Brief Description: Step 4 of Rib Building - glue test blocks
One of the concerns we have when building a wooden airplane component with glue is whether the glue has the required strength. We can either take it on faith or test it. Guess which I do?
Epoxy is a two-part glue that has a very long shelf life before the two parts of the glue are mixed together. Once mixed, they have a finite life.... working life or pot life. That's how long you have until you better have all your bits together.
In addition to time constraints imposed by the ongoing chemical reactions of the two parts of the glue, there is the question of how well the glue was prepared... was the mix ratio (the ratio of the volume of weight of one part to the second part) correct? Was the mixing bowl contaminated? Etc.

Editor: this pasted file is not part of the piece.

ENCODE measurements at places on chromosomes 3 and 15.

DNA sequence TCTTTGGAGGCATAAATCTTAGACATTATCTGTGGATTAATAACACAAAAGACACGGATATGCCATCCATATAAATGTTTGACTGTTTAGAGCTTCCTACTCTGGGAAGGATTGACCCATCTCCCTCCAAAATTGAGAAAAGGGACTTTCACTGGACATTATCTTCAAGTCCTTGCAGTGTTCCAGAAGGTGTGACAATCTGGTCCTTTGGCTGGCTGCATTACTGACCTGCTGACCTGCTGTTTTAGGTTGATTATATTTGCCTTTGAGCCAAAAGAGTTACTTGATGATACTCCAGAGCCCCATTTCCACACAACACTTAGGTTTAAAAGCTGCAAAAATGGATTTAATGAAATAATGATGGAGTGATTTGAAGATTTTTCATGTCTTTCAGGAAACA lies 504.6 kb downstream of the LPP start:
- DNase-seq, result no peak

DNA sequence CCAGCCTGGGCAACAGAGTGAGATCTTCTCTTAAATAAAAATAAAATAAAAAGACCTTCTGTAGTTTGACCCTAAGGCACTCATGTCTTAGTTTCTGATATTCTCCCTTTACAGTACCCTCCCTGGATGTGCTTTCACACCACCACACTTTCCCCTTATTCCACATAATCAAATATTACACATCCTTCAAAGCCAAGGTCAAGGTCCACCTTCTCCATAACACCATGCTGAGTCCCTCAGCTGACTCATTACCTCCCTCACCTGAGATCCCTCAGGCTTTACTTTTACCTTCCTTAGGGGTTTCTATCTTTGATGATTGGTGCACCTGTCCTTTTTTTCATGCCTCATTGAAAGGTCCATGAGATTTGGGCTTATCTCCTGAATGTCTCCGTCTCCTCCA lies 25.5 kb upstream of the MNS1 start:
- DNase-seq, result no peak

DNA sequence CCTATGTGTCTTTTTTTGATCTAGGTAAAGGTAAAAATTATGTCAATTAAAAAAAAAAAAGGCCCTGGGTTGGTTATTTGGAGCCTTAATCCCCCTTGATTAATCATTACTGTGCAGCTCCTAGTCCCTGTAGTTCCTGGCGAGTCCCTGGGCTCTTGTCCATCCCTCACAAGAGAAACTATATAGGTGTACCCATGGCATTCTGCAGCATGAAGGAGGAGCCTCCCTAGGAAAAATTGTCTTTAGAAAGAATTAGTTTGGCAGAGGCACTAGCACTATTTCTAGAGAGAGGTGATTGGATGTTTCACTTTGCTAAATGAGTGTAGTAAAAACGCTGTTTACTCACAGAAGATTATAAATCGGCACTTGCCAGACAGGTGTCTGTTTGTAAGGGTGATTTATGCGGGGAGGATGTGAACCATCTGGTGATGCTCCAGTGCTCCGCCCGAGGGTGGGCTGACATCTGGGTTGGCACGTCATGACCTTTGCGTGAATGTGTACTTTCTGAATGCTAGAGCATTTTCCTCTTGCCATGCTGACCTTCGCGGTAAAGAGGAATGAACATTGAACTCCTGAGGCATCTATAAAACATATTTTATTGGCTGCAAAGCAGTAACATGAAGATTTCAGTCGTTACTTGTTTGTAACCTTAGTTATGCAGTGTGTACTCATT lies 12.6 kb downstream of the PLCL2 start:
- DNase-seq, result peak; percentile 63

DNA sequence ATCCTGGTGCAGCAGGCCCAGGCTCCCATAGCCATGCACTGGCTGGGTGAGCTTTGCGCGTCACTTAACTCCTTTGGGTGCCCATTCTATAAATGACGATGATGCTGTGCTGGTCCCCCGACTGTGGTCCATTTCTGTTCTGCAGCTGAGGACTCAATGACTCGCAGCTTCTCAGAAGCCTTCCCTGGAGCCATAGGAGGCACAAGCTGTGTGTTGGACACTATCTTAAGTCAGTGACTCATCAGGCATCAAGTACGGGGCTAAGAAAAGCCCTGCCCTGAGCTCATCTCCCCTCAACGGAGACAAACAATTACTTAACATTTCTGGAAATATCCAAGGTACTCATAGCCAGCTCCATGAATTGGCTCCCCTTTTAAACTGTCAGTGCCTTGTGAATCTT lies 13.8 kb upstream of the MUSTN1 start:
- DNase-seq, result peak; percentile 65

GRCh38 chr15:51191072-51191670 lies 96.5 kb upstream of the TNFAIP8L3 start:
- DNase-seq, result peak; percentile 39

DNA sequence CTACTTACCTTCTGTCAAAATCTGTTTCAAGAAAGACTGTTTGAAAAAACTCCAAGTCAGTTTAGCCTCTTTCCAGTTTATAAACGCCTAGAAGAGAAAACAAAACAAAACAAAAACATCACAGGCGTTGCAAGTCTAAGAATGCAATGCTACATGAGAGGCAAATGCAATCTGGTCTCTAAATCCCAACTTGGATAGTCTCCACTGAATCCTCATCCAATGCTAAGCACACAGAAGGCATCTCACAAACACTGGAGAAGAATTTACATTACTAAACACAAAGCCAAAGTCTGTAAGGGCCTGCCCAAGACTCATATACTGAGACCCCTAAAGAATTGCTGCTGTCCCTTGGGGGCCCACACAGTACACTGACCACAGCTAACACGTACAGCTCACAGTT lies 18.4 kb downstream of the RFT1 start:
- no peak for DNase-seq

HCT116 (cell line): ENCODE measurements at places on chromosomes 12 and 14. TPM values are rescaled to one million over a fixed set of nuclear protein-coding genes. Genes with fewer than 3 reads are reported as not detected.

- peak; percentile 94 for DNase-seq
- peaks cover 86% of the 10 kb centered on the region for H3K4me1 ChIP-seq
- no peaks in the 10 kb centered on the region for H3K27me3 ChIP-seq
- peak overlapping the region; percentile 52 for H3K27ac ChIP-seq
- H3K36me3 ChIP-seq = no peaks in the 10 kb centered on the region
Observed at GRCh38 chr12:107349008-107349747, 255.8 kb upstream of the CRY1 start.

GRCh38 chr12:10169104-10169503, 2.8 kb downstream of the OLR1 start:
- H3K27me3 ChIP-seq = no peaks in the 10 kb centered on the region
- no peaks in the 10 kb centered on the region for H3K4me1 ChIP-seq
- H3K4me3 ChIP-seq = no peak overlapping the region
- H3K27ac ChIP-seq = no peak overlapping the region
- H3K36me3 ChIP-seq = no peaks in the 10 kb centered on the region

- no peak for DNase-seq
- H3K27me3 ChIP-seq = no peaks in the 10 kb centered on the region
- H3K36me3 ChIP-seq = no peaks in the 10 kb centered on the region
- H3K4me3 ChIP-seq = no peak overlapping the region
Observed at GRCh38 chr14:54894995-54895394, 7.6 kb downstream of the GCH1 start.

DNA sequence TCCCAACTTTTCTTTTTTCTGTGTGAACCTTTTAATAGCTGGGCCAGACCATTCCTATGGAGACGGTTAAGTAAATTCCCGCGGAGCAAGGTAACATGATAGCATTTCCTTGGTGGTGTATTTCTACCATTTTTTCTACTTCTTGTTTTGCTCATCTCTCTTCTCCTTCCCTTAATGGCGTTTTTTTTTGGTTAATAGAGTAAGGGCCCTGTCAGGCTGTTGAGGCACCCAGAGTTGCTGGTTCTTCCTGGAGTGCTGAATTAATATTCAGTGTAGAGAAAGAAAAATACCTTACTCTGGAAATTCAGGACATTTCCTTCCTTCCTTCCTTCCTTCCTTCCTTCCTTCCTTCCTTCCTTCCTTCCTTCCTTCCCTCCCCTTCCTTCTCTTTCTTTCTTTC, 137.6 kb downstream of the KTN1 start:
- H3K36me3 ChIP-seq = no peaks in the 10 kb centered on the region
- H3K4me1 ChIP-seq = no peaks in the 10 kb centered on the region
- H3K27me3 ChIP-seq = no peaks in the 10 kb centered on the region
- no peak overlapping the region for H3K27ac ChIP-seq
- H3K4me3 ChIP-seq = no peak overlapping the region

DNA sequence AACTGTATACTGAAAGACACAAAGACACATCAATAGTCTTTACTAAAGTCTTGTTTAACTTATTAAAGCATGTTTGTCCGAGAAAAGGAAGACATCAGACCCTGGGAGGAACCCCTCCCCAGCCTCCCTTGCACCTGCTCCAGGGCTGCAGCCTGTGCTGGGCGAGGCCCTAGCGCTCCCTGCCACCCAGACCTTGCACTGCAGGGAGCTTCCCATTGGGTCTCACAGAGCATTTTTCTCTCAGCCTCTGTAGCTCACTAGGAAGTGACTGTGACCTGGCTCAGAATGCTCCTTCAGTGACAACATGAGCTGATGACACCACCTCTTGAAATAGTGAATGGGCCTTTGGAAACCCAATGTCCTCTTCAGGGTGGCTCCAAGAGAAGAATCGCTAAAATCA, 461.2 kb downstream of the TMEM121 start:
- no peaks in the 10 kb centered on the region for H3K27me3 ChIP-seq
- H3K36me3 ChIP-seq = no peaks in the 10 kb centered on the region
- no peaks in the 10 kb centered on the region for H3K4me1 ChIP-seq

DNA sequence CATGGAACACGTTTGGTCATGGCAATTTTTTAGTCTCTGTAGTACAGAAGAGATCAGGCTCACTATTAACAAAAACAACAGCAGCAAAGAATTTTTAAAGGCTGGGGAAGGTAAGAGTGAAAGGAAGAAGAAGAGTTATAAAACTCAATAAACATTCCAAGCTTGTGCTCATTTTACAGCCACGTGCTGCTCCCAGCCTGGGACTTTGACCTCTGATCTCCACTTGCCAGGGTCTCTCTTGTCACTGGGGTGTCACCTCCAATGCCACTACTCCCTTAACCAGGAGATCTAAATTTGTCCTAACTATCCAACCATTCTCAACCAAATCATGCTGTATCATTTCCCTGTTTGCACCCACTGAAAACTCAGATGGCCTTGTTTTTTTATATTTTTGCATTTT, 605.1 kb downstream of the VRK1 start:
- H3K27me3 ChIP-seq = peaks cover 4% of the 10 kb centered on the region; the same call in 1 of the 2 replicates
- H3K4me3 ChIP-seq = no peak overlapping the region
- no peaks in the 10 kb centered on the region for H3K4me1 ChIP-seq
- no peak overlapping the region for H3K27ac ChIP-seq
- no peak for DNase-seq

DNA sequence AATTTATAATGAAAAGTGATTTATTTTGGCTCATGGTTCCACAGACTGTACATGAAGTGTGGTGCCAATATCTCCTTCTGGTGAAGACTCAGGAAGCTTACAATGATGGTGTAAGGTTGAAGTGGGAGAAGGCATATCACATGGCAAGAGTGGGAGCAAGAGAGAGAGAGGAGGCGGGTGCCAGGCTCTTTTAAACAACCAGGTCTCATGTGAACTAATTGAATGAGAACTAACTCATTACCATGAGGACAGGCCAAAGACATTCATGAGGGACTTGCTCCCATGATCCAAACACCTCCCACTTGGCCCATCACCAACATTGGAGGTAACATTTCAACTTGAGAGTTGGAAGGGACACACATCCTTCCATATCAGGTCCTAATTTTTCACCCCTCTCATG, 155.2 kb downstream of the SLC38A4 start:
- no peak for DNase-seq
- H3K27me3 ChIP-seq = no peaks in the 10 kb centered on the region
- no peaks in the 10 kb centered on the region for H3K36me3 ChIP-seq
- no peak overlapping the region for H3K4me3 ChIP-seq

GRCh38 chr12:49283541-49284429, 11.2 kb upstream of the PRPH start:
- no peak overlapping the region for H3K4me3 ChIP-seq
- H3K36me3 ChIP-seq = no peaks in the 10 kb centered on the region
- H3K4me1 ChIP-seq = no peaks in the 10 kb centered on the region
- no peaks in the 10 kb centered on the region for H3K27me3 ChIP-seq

It's a good practice to make test blocks for each batch of glue you mix up to build the plane. I use pine wood (locally available, cheap, and has similar porosity to spruce) for my test blocks. They are 1 inch square and about 3/4 inch thick. I use the glue fromt he end of the batch, put some on the surfaces of the test blocks, and treat it as I would the final airplane part. It gets numbered and annotated so I know what it was for. A week later, I put it in a vice and test it to failiure. The glue joint should remain intact and the wood should break.
Success! The wooden blocks broke right where they were supposed to. And the glue joint remained intact.
Assembled test block.
Test blocks ready to test to their breaking point.